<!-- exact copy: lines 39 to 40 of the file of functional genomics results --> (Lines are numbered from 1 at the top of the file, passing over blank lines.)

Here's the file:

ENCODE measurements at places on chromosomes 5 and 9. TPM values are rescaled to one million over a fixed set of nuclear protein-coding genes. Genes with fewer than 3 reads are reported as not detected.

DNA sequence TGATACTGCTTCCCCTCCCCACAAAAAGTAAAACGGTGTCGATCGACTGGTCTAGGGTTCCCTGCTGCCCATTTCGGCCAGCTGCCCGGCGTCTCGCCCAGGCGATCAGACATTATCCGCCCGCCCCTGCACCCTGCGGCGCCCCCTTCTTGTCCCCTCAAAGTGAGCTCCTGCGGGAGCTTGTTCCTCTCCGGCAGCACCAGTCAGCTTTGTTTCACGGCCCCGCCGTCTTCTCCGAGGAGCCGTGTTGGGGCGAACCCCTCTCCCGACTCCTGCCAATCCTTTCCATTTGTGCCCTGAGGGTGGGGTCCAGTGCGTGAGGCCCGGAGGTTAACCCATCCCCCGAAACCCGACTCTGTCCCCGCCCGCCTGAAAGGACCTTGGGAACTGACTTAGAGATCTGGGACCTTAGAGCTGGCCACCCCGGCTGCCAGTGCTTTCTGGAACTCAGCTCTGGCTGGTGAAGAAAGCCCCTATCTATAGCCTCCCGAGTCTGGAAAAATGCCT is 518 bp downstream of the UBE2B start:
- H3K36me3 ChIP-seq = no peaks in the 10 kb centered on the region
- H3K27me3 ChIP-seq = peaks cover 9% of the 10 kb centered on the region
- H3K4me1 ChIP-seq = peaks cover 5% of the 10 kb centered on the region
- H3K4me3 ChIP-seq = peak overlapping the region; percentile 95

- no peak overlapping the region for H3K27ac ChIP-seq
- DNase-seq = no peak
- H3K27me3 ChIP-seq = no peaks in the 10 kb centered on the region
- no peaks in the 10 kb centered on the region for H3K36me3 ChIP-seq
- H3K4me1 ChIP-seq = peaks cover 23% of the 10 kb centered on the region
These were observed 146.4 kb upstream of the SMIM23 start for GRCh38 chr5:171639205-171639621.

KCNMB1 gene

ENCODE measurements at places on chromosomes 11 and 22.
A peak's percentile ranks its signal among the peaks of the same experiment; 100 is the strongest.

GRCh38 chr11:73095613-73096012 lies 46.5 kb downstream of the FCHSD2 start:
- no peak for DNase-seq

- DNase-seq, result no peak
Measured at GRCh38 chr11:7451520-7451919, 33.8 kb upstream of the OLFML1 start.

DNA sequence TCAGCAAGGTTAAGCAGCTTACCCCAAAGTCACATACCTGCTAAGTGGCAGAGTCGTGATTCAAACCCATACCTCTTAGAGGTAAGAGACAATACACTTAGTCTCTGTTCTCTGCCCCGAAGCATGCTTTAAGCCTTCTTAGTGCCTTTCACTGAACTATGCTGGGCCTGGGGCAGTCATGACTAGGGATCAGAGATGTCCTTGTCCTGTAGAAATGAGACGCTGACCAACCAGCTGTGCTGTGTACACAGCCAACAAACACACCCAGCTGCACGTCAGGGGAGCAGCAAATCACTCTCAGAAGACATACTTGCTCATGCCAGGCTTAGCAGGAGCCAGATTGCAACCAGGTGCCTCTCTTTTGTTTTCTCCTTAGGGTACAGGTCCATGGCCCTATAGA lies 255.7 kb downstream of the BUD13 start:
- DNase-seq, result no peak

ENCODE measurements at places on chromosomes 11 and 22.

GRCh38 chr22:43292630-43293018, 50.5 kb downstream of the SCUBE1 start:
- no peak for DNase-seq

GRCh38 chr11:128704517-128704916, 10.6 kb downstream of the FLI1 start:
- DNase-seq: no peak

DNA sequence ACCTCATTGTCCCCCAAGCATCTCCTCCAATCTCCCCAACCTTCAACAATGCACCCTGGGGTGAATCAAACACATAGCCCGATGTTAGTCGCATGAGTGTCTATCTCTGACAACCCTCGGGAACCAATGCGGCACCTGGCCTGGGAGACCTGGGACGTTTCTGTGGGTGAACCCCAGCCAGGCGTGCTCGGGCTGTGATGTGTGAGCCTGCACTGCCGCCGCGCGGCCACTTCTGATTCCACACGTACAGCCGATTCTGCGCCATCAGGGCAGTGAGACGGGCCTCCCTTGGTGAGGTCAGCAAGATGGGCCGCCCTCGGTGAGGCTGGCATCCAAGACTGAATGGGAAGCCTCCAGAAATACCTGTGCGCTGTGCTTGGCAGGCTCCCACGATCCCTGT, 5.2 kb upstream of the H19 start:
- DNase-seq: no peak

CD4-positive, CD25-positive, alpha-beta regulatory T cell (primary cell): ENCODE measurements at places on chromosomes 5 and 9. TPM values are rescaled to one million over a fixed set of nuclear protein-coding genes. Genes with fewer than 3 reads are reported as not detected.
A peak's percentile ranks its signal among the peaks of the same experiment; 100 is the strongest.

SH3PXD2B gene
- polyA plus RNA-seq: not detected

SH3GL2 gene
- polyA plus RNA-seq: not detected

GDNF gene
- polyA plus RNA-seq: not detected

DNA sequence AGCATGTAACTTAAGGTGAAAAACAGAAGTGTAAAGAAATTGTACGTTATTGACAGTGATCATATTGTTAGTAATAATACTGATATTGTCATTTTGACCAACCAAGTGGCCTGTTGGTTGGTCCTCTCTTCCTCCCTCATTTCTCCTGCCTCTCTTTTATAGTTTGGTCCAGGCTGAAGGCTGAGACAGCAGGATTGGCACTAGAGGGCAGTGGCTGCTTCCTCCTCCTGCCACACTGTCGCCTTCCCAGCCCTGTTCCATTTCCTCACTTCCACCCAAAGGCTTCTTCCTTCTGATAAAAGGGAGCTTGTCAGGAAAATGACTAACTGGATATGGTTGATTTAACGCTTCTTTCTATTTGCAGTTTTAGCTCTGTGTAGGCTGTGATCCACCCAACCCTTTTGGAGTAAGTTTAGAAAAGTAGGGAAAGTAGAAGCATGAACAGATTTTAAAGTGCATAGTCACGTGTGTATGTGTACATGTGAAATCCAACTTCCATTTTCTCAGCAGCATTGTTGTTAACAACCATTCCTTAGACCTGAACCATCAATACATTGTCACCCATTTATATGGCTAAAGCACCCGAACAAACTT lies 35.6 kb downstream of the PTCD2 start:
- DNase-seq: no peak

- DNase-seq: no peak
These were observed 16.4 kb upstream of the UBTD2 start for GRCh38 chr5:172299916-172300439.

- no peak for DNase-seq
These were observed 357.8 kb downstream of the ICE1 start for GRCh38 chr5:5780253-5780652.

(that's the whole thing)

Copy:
- DNase-seq: no peak
These were observed 16.4 kb upstream of the UBTD2 start for GRCh38 chr5:172299916-172300439.